Today's Wall Street Journal offers an analysis of the fight in Wisconsin over the governor's attempts to restrict public sector union negotiating power. 

They note that historically, “even left-of-center politicians resisted collective bargaining for public unions…. Why? Because unlike in the private economy, a public union has a natural monopoly over government services... This monopoly power, in turn, gives public unions inordinate sway over elected officials. The money they collect from member dues helps to elect politicians who are then supposed to represent the taxpayers during the next round of collective bargaining. In effect union representatives sit on both sides of the bargaining table, with no one sitting in for taxpayers.”



03/08/2011 07:04

While I used to regard highly anything on the front page of the WSJ, I've always been suspicious of anything they put on the opinion page. This piece implies that the cycle of dollars from state to union to politician is a necessarily unique feature of unions. They did not mention, nor do they consistently speak against, other political money cycles, in particular the nation to defense contractor to politician cycle. What could be more cynical than planting defense sub-sub-contractor work in every congressional district? The WSJ is always putatively supporting 'markets', which work by people acting in their perceived self interest. Well, that's what the unions are doing.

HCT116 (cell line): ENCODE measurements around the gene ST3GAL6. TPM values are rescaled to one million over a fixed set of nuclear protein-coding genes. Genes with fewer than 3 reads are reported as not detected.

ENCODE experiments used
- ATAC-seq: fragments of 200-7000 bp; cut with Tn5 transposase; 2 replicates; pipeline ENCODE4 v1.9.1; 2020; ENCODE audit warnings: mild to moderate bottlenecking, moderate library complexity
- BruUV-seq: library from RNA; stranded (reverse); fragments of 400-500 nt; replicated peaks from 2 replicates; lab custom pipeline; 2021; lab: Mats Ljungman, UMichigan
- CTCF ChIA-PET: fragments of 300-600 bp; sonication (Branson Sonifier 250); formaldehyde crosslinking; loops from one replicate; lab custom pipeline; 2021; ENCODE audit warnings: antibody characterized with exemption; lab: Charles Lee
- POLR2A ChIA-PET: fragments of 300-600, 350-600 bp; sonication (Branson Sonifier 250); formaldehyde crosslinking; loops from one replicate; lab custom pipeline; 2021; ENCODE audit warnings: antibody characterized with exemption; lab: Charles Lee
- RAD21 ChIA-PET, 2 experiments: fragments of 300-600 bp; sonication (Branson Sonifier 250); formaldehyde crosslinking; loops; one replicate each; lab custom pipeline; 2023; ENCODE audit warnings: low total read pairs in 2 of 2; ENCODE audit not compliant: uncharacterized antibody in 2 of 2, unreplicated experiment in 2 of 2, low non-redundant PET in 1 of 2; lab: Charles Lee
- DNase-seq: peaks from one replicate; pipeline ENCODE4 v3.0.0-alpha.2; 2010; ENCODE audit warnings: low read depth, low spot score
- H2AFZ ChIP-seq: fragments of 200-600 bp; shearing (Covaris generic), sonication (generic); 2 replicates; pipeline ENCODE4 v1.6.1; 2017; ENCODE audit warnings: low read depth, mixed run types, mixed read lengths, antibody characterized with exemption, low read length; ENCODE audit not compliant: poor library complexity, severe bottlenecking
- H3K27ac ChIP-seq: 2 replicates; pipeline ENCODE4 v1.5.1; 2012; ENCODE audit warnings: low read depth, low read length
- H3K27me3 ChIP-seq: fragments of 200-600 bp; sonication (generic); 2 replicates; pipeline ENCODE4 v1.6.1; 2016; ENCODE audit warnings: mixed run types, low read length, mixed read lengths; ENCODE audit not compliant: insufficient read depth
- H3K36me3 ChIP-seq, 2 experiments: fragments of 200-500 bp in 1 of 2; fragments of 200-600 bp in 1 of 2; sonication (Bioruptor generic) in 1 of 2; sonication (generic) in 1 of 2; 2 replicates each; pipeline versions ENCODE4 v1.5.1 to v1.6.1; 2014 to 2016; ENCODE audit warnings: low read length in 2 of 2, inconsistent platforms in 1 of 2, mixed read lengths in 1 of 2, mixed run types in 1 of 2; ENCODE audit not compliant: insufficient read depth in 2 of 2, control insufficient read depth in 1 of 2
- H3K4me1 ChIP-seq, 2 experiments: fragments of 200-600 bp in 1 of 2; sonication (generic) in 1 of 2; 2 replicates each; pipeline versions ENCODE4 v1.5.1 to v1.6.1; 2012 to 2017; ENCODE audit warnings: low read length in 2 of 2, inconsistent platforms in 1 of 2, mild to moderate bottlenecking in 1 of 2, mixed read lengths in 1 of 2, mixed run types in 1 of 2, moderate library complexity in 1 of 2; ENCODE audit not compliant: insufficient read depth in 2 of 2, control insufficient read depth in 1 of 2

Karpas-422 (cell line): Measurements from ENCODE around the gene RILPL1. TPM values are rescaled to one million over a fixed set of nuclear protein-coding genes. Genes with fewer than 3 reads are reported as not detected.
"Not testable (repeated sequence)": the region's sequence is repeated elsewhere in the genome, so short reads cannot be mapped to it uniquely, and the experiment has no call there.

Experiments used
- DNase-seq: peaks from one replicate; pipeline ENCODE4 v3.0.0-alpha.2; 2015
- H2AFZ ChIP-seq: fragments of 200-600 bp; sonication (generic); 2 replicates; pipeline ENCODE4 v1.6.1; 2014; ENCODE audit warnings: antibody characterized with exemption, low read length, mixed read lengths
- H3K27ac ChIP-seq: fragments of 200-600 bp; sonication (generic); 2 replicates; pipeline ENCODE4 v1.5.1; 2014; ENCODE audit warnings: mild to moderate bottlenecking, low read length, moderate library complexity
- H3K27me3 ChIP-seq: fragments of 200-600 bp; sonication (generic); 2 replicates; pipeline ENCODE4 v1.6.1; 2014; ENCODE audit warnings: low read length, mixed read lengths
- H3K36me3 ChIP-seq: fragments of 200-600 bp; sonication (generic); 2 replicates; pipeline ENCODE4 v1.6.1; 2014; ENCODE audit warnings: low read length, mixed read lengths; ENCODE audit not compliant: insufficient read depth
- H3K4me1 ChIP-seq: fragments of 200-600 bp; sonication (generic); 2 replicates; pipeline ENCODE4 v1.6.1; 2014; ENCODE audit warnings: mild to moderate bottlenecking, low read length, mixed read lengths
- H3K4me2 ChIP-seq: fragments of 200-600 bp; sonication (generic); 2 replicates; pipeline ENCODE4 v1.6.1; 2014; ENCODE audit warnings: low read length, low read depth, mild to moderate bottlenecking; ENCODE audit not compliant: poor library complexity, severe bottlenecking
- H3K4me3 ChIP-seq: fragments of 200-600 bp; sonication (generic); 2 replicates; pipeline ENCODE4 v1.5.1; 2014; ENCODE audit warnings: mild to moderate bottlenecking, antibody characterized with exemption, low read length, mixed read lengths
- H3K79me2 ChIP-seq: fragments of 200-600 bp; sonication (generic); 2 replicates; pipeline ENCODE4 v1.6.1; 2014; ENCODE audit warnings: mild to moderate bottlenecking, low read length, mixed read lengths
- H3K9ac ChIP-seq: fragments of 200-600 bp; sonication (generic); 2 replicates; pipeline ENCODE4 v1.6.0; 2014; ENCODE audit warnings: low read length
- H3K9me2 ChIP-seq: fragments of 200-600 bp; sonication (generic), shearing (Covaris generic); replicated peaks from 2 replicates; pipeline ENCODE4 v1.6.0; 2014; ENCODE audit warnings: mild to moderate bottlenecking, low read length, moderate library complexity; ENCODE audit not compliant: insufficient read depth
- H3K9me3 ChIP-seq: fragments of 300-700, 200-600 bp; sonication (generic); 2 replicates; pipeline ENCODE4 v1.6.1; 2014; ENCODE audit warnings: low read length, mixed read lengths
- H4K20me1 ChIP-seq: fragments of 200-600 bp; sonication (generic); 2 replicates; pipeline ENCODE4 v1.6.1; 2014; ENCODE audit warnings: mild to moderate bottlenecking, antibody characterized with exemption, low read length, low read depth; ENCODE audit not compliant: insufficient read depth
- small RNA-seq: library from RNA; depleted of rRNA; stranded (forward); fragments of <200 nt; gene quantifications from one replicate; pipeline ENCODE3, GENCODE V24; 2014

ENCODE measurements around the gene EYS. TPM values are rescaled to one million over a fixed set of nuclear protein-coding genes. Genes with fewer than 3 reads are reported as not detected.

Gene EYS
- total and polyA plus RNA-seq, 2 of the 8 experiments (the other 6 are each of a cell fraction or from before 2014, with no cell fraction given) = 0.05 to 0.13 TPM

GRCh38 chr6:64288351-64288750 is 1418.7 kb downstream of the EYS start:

I urge focus: economic changes like globalization are inexorable and irreversible. Globalization may not directly affect public workers, but it does affect the taxpayers they work for. The public sector unions need to prepare for the future, not strive to preserve the unsustainable past.

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